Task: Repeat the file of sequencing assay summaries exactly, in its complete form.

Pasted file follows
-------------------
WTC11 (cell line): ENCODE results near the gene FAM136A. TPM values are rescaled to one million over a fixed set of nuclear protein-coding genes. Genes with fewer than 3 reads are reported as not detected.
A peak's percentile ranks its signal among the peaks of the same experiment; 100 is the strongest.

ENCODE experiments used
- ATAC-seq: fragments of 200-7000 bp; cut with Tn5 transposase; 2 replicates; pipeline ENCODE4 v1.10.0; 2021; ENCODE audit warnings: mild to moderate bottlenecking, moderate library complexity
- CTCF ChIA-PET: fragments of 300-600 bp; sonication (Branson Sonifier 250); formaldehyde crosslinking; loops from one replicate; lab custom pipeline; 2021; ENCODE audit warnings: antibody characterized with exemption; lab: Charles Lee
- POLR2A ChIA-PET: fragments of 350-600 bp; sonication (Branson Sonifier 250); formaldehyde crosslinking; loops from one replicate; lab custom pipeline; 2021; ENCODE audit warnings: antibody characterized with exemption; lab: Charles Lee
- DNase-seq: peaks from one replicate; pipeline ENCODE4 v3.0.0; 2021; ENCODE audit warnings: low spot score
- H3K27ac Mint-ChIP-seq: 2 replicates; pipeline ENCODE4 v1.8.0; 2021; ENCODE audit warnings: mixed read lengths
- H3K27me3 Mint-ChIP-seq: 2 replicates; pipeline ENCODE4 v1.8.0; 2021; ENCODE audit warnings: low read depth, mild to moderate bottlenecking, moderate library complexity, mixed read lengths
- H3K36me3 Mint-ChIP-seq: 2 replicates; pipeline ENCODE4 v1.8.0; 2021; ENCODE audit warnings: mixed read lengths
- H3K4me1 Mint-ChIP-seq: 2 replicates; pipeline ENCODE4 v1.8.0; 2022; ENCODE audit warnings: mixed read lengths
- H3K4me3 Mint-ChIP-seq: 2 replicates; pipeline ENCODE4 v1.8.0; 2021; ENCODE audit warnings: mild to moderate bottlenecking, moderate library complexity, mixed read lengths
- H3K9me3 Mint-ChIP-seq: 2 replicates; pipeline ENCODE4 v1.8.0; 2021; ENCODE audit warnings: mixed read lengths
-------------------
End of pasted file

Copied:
WTC11 (cell line): ENCODE results near the gene FAM136A. TPM values are rescaled to one million over a fixed set of nuclear protein-coding genes. Genes with fewer than 3 reads are reported as not detected.
A peak's percentile ranks its signal among the peaks of the same experiment; 100 is the strongest.

ENCODE experiments used
- ATAC-seq: fragments of 200-7000 bp; cut with Tn5 transposase; 2 replicates; pipeline ENCODE4 v1.10.0; 2021; ENCODE audit warnings: mild to moderate bottlenecking, moderate library complexity
- CTCF ChIA-PET: fragments of 300-600 bp; sonication (Branson Sonifier 250); formaldehyde crosslinking; loops from one replicate; lab custom pipeline; 2021; ENCODE audit warnings: antibody characterized with exemption; lab: Charles Lee
- POLR2A ChIA-PET: fragments of 350-600 bp; sonication (Branson Sonifier 250); formaldehyde crosslinking; loops from one replicate; lab custom pipeline; 2021; ENCODE audit warnings: antibody characterized with exemption; lab: Charles Lee
- DNase-seq: peaks from one replicate; pipeline ENCODE4 v3.0.0; 2021; ENCODE audit warnings: low spot score
- H3K27ac Mint-ChIP-seq: 2 replicates; pipeline ENCODE4 v1.8.0; 2021; ENCODE audit warnings: mixed read lengths
- H3K27me3 Mint-ChIP-seq: 2 replicates; pipeline ENCODE4 v1.8.0; 2021; ENCODE audit warnings: low read depth, mild to moderate bottlenecking, moderate library complexity, mixed read lengths
- H3K36me3 Mint-ChIP-seq: 2 replicates; pipeline ENCODE4 v1.8.0; 2021; ENCODE audit warnings: mixed read lengths
- H3K4me1 Mint-ChIP-seq: 2 replicates; pipeline ENCODE4 v1.8.0; 2022; ENCODE audit warnings: mixed read lengths
- H3K4me3 Mint-ChIP-seq: 2 replicates; pipeline ENCODE4 v1.8.0; 2021; ENCODE audit warnings: mild to moderate bottlenecking, moderate library complexity, mixed read lengths
- H3K9me3 Mint-ChIP-seq: 2 replicates; pipeline ENCODE4 v1.8.0; 2021; ENCODE audit warnings: mixed read lengths